There was another rarity we wanted to try to track down... and it was up in a canyon I hadn't birded before.  Hunter Canyon.  We made the mile hike in and saw some goodies along the way like this BLACK-CHINNED SPARROW that was out in the open and singing:
... but the REAL reason we were hiking in was to try for a rare warbler, one that would be a lifer for most of the folks on tour.  Problem was... we weren't finding it.  We settled in for a bit of a wait before, tada, it started singing!  Before we knew it, we were rushing to find it... and there it was, perched out in the open, the RUFOUS-CAPPED WARBLER:
The warbler stayed up just long enough for us all to see it before it dropped back down into the veg.  Whew!

Later yet in the tour, we visited Patagonia Lake State Park which, we were hoping, was hosting a couple of target birds.  It didn't take long for us to discover that our hunches were correct... there was a NORTHERN BEARDLESS-TYRANNULET singing near where we parked:
It may not look like much, but this tyrannulet is a type of flycatcher that is only found in a couple of southern states like Arizona and Texas.  It's named "Northern" because, well, it's found farther north than the Southern one.  Remember, it's all relative.

Just a few steps away, we looked up to find this COMMON BLACK HAWK doing lazy circles above us.  Woah!  This wasn't a species we were expecting to find on tour but we all had great, walk-away looks:
Luck kept on coming; we were in one of the dry washes when we located another rare bird, a BLACK-CAPPED GNATCATCHER:
This is a species I had only seen once or twice before so it was a real treat to see another one.  You can see the long bill and the black cap that extends below the eye.

Our tour included the famous (yet very remote!) California Gulch.  To get there, you must drive your way west through the deserts along terrain like this:
 
Once there, we wandered down into the gulch itself; it's a nice spot with some shade (but not much in the way of water):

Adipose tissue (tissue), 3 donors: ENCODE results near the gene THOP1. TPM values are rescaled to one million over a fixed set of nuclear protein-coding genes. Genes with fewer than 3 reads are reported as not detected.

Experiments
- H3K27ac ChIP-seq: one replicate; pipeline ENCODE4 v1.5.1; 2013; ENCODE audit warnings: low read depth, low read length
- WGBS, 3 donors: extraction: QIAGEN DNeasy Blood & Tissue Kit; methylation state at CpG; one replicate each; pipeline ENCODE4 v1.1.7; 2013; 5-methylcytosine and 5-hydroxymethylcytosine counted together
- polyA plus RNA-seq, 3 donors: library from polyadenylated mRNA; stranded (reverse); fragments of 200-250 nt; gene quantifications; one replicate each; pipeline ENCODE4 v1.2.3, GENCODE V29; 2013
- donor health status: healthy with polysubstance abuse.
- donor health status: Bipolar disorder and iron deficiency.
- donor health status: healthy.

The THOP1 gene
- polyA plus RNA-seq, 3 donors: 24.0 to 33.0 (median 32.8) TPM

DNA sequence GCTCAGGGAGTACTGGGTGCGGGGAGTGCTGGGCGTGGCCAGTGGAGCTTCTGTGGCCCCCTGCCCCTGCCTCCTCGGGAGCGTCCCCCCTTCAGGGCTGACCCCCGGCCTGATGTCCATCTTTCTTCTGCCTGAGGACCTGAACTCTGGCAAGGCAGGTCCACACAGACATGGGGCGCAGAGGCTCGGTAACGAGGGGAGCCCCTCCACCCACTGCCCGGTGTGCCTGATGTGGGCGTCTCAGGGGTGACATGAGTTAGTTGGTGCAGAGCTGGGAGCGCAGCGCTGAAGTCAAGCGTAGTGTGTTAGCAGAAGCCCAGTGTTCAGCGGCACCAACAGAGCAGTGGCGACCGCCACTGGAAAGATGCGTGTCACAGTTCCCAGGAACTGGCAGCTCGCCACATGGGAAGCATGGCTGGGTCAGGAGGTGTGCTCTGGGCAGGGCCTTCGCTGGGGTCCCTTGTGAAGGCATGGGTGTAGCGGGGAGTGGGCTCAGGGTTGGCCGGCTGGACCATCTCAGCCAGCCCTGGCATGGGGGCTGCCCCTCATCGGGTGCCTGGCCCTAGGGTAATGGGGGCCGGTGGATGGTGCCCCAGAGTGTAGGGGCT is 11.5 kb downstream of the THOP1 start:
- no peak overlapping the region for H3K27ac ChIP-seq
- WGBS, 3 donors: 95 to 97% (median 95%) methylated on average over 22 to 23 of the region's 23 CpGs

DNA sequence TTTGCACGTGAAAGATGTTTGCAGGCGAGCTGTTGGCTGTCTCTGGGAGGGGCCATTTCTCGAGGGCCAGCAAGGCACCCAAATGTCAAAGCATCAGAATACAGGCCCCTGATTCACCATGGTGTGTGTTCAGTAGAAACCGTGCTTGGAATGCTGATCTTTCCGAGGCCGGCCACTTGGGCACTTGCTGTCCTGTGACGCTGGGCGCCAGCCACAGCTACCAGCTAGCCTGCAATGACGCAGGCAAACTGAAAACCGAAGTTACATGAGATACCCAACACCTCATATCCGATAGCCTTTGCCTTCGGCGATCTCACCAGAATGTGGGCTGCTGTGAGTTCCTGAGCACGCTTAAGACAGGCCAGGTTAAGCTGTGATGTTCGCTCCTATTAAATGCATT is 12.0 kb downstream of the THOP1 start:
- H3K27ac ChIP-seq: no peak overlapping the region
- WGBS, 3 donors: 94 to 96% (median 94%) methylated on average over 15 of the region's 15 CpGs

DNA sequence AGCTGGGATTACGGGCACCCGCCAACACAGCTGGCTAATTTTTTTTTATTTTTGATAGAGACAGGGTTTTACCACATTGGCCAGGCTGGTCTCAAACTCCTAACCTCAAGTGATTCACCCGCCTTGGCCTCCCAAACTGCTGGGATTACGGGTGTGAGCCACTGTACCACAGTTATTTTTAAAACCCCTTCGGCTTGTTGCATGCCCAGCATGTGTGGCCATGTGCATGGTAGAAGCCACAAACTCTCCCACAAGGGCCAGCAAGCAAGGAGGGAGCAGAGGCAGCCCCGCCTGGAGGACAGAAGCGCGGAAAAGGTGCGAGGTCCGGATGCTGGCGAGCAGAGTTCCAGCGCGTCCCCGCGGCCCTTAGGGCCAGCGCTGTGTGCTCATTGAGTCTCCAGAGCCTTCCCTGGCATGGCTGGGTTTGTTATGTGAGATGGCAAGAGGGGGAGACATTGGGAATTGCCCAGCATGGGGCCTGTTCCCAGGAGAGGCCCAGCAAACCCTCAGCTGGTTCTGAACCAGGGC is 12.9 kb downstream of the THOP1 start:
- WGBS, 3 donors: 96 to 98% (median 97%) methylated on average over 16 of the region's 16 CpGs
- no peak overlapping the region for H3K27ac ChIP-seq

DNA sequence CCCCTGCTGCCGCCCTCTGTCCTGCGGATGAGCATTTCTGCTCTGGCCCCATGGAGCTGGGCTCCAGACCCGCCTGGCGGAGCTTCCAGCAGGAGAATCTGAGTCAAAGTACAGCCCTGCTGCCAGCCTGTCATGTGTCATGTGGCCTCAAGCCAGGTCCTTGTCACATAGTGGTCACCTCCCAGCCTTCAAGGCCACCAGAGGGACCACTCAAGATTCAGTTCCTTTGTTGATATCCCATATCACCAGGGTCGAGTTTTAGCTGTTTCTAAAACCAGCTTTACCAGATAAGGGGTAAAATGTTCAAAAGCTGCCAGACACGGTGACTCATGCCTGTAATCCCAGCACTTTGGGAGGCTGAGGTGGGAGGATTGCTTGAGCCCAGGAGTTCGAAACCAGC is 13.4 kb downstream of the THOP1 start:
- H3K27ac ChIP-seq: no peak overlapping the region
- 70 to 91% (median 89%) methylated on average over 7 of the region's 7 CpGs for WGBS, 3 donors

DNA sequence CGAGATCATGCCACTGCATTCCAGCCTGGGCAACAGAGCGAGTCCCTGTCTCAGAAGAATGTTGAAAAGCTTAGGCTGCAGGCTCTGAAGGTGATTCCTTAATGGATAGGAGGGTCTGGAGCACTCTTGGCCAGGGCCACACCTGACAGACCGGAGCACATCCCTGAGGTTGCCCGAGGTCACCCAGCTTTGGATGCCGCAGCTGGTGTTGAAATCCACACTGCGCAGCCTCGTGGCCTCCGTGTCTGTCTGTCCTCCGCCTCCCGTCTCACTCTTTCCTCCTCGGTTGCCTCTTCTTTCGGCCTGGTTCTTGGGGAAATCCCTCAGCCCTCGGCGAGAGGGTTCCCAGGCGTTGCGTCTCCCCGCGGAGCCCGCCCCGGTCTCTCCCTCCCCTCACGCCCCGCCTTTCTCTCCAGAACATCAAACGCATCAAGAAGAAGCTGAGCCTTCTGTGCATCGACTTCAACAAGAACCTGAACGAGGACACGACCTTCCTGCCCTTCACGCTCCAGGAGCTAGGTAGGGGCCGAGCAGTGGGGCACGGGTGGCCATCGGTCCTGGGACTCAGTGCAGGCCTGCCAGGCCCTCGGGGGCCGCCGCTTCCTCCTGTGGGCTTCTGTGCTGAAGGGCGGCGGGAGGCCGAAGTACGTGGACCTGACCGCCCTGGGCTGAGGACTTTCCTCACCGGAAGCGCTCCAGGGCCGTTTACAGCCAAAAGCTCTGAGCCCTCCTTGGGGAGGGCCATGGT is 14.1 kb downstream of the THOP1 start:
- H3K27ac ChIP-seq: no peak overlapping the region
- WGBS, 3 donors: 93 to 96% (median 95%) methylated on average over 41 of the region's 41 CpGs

Overhead at the gulch, this PURPLE MARTIN was using a nearby saguaro for a nest cavity:
This is kind of interesting too because that subspecies of Purple Martin is only found around saguaros in Arizona (and farther south).

The gulch had a bunch of CANYON WRENS too including this youngster that looked to be getting the hang of things:
The main reason we were in California Gulch though was actually a sparrow.  A sparrow, you say?  Seriously?  Seriously.  There is a rare and range-restricted species called the FIVE-STRIPED SPARROW and, for all intents and purposes, it's ONLY found in California Gulch (in the US, at least).  Most people get their lifer there as did I 13 years ago.  Anyway, we were there to find them and, drumroll... they didn't take long to find!
Actually, our views of this species couldn't be beat.  At times, this one was TOO close to focus on:
After we scampered out of the gulch and back to civilization, one of our last birding stops towards the end of the tour was to Montosa Canyon in the Santa Ritas.  We opted for this because we had yet to see a VARIED BUNTING, a species that was just then returning to breed for the summer.  Thankfully, we struck gold and found this dandy:
For good measure, we found another BLACK-CAPPED GNATCATCHER too!  Take a look at the black on the face:
See how the black extends below the eye (or in other words, the eye is completely encircled by the black)?  That alone tells you it's not a Black-tailed Gnatcatcher instead.

However, probably the rarest sighting in Montosa Canyon came from a random roadside.  Imagine our surprise when we spotted this GILA MONSTER crossing the road!
This was so incredibly exciting for me... my lifer Gila Monster.  I know birders that have spent 20 years in Arizona and not found one of these themselves.  Wow!

By this point, the tour was wrapping up.  We had one last birding stop and that was in Madera Canyon where we enjoyed watching the feeders where a myriad of visitors were tanking up.  Species like LAZULI BUNTINGS, LESSER GOLDFINCHES, ACORN WOODPECKERS, and the local hoard of MEXICAN JAYS were all numerous.  But hey, it wasn't too late to snag a new bird for the trip though!  This male CALLIOPE HUMMINGBIRD came in a few times much to the delight of all of us:
In the end, it was a fantastic trip full of amazing scenery, fun birds, and even an impressive list of herps.  I'll actually be returning to Arizona next month for the Second Spring tour so stay tuned for that report!

Speaking of reports, Field Guides is pretty cool in that it offers summaries of all our tours... publicly!  For example, you can read more about the sightings from this tour here.  Enjoy!